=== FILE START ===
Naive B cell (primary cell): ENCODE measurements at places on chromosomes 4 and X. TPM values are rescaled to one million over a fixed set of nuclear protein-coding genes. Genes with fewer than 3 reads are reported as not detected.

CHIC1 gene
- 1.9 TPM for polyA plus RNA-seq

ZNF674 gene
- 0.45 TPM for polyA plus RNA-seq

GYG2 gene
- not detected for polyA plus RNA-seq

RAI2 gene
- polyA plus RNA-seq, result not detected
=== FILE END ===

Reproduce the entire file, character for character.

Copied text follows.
Naive B cell (primary cell): ENCODE measurements at places on chromosomes 4 and X. TPM values are rescaled to one million over a fixed set of nuclear protein-coding genes. Genes with fewer than 3 reads are reported as not detected.

CHIC1 gene
- 1.9 TPM for polyA plus RNA-seq

ZNF674 gene
- 0.45 TPM for polyA plus RNA-seq

GYG2 gene
- not detected for polyA plus RNA-seq

RAI2 gene
- polyA plus RNA-seq, result not detected